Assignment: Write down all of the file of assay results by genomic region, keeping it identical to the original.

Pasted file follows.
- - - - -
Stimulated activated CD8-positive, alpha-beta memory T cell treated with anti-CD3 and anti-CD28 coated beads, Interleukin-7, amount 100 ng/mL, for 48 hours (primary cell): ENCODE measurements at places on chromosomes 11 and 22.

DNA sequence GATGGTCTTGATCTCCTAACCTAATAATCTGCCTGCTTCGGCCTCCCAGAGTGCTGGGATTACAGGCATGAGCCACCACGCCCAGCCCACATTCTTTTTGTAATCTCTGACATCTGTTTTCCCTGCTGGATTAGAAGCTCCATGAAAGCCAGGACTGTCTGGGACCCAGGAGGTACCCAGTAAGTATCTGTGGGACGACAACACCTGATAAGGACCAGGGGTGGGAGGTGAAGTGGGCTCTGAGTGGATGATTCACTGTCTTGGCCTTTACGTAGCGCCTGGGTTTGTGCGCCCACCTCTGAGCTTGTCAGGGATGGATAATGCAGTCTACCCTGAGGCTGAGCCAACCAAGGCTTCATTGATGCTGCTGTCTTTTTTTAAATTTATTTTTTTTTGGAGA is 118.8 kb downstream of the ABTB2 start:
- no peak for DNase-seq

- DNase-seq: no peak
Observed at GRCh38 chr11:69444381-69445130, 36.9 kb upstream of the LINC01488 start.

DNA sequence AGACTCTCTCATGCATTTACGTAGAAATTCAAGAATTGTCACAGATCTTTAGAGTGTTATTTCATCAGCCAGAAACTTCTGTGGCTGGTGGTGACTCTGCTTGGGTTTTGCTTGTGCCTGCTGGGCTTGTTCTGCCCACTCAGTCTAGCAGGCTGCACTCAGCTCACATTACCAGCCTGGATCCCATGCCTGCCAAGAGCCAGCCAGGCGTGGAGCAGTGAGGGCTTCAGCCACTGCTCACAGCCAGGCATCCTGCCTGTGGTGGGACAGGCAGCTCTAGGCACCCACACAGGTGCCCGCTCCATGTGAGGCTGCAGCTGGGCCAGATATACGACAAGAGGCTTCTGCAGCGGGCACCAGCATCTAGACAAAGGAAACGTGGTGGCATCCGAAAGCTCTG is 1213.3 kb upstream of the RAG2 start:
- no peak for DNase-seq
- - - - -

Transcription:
Stimulated activated CD8-positive, alpha-beta memory T cell treated with anti-CD3 and anti-CD28 coated beads, Interleukin-7, amount 100 ng/mL, for 48 hours (primary cell): ENCODE measurements at places on chromosomes 11 and 22.

DNA sequence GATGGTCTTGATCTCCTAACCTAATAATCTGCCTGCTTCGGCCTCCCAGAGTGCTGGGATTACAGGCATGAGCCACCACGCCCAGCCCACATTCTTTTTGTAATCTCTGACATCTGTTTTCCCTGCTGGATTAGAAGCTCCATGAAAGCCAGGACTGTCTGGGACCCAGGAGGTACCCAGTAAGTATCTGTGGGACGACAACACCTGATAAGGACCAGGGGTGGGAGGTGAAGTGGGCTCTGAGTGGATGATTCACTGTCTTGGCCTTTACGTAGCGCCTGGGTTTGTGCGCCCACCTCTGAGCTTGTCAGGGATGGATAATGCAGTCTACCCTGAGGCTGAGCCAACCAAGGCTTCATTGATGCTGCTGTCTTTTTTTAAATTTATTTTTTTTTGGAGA is 118.8 kb downstream of the ABTB2 start:
- no peak for DNase-seq

- DNase-seq: no peak
Observed at GRCh38 chr11:69444381-69445130, 36.9 kb upstream of the LINC01488 start.

DNA sequence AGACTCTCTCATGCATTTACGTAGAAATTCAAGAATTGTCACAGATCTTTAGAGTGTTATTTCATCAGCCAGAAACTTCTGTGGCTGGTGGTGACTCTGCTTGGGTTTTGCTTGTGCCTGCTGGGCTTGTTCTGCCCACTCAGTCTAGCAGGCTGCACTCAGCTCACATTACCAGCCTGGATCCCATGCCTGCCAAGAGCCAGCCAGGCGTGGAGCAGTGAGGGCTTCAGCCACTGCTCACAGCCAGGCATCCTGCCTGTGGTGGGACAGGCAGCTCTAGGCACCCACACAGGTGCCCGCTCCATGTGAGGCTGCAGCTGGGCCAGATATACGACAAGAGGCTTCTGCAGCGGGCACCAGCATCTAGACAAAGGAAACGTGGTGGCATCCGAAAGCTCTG is 1213.3 kb upstream of the RAG2 start:
- no peak for DNase-seq